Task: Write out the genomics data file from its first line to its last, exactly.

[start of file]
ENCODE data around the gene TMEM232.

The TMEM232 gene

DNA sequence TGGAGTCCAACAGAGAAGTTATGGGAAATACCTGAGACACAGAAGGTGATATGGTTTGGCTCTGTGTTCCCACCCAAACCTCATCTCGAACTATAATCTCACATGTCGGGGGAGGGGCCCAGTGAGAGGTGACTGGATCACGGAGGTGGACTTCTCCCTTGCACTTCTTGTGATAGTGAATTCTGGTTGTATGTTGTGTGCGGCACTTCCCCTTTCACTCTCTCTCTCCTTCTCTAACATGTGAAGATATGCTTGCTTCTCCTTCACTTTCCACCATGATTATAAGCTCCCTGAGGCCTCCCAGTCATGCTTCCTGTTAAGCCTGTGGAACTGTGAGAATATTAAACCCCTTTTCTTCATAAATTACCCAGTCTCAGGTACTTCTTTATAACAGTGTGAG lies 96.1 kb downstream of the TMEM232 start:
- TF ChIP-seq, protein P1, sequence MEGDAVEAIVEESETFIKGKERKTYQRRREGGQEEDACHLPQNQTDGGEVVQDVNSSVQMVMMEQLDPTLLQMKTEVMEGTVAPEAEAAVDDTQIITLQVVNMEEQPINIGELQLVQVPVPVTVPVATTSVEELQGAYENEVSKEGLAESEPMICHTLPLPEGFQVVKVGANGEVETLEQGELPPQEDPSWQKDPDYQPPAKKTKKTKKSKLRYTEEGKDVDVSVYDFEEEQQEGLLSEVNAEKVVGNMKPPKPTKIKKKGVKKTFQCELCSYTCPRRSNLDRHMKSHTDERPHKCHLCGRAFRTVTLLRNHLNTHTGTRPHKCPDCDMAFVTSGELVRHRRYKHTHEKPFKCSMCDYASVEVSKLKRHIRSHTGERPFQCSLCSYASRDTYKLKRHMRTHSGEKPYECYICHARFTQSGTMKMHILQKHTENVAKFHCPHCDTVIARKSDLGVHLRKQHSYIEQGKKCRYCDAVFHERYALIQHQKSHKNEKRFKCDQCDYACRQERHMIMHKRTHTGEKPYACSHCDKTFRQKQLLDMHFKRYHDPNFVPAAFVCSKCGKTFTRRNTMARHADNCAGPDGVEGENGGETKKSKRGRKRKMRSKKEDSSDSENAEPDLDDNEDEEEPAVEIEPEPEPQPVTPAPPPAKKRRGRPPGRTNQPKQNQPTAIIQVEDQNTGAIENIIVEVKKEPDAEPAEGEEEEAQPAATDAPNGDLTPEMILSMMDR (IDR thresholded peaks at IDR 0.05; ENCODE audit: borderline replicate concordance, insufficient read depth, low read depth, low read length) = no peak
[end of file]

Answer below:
ENCODE data around the gene TMEM232.

The TMEM232 gene

DNA sequence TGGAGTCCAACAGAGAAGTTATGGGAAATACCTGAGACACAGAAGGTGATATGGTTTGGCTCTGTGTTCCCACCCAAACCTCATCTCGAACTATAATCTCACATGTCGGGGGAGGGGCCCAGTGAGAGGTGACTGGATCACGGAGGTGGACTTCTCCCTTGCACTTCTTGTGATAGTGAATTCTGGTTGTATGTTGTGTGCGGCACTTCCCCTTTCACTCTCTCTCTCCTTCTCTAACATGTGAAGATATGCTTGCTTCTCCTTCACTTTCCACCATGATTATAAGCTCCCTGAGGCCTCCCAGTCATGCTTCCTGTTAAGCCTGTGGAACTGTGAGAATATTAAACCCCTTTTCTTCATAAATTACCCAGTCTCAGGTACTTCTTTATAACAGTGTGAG lies 96.1 kb downstream of the TMEM232 start:
- TF ChIP-seq, protein P1, sequence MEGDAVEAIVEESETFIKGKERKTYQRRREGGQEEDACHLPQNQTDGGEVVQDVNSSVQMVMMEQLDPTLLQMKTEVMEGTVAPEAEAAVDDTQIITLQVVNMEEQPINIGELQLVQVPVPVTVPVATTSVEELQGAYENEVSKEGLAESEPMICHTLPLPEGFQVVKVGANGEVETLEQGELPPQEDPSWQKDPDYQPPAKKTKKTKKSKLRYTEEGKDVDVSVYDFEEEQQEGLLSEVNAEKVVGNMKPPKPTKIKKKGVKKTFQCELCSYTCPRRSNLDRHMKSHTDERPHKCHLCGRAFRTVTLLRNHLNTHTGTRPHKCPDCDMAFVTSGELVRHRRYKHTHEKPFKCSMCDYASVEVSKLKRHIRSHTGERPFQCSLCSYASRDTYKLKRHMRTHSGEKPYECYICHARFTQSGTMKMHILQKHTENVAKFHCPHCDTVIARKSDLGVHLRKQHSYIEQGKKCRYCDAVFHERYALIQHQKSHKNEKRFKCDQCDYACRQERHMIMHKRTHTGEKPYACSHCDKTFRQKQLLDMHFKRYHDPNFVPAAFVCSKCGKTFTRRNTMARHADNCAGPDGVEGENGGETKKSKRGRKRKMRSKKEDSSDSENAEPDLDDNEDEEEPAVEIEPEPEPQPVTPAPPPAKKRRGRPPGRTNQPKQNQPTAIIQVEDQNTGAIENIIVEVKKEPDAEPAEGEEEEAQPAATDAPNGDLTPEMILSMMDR (IDR thresholded peaks at IDR 0.05; ENCODE audit: borderline replicate concordance, insufficient read depth, low read depth, low read length) = no peak